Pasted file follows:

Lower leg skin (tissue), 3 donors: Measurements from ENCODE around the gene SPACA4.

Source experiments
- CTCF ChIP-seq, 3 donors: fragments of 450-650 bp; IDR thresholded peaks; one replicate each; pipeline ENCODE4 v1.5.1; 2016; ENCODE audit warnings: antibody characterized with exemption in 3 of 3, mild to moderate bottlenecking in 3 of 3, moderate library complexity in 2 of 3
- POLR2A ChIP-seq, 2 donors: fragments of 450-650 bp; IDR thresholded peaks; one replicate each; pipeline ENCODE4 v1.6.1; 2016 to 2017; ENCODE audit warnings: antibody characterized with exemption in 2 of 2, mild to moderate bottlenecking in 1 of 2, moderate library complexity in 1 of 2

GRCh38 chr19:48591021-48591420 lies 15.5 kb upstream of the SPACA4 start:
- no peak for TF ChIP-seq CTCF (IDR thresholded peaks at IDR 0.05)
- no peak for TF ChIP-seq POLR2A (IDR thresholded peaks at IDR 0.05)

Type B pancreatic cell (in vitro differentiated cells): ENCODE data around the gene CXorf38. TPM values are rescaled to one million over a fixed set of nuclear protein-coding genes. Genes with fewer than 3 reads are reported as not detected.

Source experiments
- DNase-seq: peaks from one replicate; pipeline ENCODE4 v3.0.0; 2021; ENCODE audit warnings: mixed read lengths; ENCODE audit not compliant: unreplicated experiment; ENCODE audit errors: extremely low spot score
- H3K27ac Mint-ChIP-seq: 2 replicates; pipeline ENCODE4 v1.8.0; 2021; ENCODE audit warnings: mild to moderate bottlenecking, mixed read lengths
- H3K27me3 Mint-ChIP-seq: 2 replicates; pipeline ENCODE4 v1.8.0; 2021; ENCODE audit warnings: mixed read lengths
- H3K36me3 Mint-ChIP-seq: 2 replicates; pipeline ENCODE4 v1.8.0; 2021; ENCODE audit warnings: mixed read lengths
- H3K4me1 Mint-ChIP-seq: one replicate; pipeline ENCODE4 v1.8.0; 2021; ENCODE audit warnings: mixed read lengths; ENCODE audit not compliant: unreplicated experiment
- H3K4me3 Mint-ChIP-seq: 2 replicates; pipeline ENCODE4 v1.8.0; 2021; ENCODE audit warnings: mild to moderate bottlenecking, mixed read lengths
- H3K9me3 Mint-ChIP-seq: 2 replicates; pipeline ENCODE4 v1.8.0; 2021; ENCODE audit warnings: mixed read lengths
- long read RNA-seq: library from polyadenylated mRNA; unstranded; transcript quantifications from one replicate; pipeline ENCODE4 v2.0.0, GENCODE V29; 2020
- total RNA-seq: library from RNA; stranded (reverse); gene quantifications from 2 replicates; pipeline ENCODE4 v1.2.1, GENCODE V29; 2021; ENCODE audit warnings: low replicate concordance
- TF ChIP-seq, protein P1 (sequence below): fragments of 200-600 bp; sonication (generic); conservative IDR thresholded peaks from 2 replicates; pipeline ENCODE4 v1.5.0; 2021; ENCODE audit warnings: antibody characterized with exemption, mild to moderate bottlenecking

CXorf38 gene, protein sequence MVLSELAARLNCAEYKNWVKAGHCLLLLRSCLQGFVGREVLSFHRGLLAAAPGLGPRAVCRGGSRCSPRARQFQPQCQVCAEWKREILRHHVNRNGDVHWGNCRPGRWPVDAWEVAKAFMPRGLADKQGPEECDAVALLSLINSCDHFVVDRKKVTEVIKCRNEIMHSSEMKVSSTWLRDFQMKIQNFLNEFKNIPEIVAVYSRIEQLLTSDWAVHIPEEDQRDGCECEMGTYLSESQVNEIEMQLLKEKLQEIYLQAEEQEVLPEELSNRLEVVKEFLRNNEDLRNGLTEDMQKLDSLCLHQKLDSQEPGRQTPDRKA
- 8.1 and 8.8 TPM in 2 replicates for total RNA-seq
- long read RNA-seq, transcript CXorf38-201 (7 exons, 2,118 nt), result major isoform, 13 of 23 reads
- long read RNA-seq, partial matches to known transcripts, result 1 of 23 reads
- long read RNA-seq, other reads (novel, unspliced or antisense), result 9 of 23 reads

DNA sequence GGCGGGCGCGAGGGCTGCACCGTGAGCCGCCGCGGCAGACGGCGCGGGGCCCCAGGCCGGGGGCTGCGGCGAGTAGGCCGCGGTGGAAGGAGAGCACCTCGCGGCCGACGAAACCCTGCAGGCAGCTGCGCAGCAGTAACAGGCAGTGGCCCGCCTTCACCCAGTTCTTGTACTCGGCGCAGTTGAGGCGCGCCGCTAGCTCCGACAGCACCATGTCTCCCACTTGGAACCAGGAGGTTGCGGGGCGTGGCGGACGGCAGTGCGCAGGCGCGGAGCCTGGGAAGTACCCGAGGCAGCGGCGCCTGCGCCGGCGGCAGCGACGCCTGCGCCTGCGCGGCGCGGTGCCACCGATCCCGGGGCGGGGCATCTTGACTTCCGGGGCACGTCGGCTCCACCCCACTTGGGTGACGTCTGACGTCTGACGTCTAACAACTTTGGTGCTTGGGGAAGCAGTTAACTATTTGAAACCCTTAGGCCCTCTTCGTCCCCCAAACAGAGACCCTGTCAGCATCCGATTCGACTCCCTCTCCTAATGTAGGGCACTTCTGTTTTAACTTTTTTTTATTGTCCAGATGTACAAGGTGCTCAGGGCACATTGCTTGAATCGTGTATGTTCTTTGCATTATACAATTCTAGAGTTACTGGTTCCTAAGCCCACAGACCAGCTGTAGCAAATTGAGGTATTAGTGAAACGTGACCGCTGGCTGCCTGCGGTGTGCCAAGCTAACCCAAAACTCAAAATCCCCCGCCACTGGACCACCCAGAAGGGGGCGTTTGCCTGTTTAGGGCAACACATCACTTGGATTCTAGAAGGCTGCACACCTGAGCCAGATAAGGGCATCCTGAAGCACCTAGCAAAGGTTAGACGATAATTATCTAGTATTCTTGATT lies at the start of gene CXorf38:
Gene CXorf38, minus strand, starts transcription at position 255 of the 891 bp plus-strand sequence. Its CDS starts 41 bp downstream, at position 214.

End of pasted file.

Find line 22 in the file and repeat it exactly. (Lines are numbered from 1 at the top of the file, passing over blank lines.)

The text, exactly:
- long read RNA-seq, transcript CXorf38-201 (7 exons, 2,118 nt), result major isoform, 13 of 23 reads